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The Retro Style in Liberal Politics: A Review of Mark Lilla’s ,The Once and Future Liberal: After Identity Politics'

Columbia University’s Mark Lilla is an erudite and engaging historian of ideas, concentrating on political thought from the 18th century to the 20th.  In his latest book "The Once and Future Liberal", Lilla attacks the current style of liberal politics, exemplified by professors, intellectuals and activists in social movements, as contemptuous of real-world electoral politics and of ordinary Americans.

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Dispute Resolution after Brexit

When setting out her priorities for the Brexit negotiations in a speech at Lancaster House in January, Theresa May promised to ‘bring an end to the jurisdiction of the European Court of Justice in Britain.’  This forcefully formulated ‘red line’ turned into a headache for the British negotiators as it was both somewhat misconceived – the ECJ’s preliminary reference procedure hardly results in jurisdiction ‘in Britain’ – and overly categorical ignoring both the likely content of the UK-EU withdrawal agreement and the shape of the future UK-EU relationship envisaged by her own government as a ‘new, deep and special partnership.’ Today’s paper on ‘enforcement and dispute resolution’ should therefore be welcomed as injecting a portion of realism and pragmatism in the debate over the ECJ.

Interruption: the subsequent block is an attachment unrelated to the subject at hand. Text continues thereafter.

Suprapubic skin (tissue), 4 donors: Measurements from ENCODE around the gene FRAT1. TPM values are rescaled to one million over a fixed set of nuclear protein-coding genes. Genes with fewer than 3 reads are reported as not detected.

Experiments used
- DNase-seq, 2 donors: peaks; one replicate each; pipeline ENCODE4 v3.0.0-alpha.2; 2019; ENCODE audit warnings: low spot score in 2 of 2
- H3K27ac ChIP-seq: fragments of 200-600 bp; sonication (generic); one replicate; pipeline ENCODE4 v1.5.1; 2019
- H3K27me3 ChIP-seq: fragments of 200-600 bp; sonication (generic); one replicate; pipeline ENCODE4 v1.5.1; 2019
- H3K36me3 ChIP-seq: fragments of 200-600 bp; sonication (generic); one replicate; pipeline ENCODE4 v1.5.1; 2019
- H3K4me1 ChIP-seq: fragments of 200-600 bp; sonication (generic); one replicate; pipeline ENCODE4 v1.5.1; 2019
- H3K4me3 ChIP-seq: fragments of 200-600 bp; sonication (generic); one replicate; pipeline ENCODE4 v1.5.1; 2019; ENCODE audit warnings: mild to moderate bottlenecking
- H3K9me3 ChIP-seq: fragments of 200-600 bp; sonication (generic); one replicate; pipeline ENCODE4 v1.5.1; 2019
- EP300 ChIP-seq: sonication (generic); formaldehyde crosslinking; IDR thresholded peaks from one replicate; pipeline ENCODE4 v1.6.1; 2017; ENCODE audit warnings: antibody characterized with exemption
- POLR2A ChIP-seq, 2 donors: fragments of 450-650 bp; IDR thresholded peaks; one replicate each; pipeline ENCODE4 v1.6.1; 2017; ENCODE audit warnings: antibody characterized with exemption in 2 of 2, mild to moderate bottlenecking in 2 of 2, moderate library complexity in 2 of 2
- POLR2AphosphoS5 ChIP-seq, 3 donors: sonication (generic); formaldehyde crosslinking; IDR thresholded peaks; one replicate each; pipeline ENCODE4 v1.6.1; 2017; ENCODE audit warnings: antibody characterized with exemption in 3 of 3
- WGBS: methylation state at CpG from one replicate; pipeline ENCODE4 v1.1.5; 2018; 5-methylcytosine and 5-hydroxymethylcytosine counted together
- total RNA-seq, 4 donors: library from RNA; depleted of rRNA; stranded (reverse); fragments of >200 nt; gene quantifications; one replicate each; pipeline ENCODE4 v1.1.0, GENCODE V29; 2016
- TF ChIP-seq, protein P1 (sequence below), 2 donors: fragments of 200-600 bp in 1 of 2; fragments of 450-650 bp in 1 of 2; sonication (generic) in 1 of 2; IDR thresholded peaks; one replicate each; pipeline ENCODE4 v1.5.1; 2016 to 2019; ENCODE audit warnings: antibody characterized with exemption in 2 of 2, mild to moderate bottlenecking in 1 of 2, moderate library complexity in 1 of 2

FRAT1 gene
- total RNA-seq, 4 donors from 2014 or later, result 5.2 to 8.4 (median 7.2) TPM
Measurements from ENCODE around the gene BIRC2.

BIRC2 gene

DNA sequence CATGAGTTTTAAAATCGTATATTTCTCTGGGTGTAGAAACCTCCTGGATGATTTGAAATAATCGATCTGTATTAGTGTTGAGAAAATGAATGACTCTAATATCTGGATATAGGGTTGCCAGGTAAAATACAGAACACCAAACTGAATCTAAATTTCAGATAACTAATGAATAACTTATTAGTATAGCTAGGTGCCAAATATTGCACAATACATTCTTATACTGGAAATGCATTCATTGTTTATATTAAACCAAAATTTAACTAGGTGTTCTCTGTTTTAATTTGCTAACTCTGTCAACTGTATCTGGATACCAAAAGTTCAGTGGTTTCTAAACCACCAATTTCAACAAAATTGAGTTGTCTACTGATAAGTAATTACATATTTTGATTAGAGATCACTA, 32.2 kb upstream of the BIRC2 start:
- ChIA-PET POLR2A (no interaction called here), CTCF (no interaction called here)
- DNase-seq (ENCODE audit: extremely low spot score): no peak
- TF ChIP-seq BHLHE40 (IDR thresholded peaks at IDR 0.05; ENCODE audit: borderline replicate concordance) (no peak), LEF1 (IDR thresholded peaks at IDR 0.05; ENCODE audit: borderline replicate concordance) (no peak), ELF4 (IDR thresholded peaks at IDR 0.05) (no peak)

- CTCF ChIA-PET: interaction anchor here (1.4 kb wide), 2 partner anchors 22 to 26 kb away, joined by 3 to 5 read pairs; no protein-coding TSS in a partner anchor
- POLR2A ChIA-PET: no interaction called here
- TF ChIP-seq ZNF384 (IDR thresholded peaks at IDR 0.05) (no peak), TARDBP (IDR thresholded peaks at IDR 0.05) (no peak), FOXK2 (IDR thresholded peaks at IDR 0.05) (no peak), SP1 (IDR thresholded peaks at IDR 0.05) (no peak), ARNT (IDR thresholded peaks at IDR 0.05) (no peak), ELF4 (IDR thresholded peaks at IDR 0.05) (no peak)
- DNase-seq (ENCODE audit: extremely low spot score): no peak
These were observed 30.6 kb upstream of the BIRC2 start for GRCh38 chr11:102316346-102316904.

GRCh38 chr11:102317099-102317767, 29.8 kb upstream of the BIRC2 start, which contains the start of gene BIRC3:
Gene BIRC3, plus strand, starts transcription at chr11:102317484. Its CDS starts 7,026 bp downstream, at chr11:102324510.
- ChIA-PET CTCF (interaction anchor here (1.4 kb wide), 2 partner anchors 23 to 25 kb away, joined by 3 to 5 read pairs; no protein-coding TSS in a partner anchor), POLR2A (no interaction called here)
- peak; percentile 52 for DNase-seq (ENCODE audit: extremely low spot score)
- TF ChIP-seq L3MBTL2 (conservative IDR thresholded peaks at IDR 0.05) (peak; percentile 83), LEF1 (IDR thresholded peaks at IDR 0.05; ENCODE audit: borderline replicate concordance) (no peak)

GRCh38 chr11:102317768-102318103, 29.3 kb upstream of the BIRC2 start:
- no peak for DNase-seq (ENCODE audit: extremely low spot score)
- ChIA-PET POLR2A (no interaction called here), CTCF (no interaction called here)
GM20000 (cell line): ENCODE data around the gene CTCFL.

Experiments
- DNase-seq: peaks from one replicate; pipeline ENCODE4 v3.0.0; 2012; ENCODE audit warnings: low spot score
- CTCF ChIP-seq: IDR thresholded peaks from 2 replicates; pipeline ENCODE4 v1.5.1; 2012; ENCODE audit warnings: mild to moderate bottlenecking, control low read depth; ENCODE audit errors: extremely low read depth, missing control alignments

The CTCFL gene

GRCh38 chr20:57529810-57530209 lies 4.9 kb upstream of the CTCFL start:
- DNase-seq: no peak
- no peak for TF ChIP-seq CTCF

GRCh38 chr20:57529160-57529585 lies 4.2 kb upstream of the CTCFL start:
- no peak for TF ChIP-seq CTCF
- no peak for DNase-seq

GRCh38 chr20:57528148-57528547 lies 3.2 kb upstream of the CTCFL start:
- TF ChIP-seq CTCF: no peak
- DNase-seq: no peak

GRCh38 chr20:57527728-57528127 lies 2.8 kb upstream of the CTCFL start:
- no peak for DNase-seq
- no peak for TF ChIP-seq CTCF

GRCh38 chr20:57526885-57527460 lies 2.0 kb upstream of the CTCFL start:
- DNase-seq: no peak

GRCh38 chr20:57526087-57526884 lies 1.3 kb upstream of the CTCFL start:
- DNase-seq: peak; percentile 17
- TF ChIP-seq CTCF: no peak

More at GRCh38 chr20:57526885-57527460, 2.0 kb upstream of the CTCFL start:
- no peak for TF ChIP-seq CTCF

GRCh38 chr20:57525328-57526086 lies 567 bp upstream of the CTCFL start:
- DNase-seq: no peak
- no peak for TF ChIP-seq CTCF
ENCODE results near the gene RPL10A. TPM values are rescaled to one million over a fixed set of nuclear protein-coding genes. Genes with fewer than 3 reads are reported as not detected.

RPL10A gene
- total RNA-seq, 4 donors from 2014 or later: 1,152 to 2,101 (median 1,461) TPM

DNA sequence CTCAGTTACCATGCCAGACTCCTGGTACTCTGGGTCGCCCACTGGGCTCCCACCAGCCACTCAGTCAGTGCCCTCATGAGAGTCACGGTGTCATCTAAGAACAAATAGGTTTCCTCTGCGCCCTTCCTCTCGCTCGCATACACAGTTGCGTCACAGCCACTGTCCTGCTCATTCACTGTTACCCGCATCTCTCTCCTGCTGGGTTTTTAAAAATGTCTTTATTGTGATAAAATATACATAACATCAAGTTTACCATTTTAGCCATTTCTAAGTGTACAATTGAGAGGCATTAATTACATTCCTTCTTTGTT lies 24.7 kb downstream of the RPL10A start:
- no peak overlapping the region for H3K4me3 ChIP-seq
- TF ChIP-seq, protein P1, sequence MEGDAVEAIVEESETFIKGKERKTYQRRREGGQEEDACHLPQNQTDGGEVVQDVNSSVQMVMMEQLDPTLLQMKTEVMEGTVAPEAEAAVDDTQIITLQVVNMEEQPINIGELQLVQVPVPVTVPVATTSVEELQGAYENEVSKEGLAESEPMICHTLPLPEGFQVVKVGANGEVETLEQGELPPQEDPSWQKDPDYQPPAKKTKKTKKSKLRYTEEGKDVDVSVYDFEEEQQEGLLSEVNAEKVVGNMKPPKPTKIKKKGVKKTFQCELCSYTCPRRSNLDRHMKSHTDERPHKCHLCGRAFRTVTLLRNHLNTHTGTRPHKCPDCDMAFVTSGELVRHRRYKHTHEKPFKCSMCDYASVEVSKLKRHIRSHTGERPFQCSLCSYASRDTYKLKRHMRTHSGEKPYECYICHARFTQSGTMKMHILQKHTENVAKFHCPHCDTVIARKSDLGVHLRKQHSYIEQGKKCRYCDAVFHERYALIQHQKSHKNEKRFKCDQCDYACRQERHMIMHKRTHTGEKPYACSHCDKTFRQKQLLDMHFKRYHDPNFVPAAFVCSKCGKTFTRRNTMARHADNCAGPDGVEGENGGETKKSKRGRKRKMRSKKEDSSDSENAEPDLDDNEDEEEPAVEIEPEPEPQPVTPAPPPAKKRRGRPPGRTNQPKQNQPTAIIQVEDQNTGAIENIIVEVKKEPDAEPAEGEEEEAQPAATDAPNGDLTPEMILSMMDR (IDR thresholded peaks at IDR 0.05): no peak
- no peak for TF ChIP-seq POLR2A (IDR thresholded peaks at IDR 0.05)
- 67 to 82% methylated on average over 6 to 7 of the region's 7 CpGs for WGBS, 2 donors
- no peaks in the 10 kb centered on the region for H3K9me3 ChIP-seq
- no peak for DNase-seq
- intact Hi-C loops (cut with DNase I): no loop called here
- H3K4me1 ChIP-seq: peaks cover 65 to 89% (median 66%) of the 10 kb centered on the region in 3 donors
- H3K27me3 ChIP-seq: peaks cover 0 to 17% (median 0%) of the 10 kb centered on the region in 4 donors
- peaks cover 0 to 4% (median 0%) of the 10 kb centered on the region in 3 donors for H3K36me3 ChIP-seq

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Defenceless Formalists: on Abuse of Law and the Weakness of the Polish Judiciary

Poland’s constitutional crisis is caused by the power of those who attack the rule of law, but also by the weakness of those who defend it. This weakness derives from courts taking a traditional formalist approach, excluding purposive and functional argumentation and leaving themselves prone to attack by the abuse of power through the other branches of government.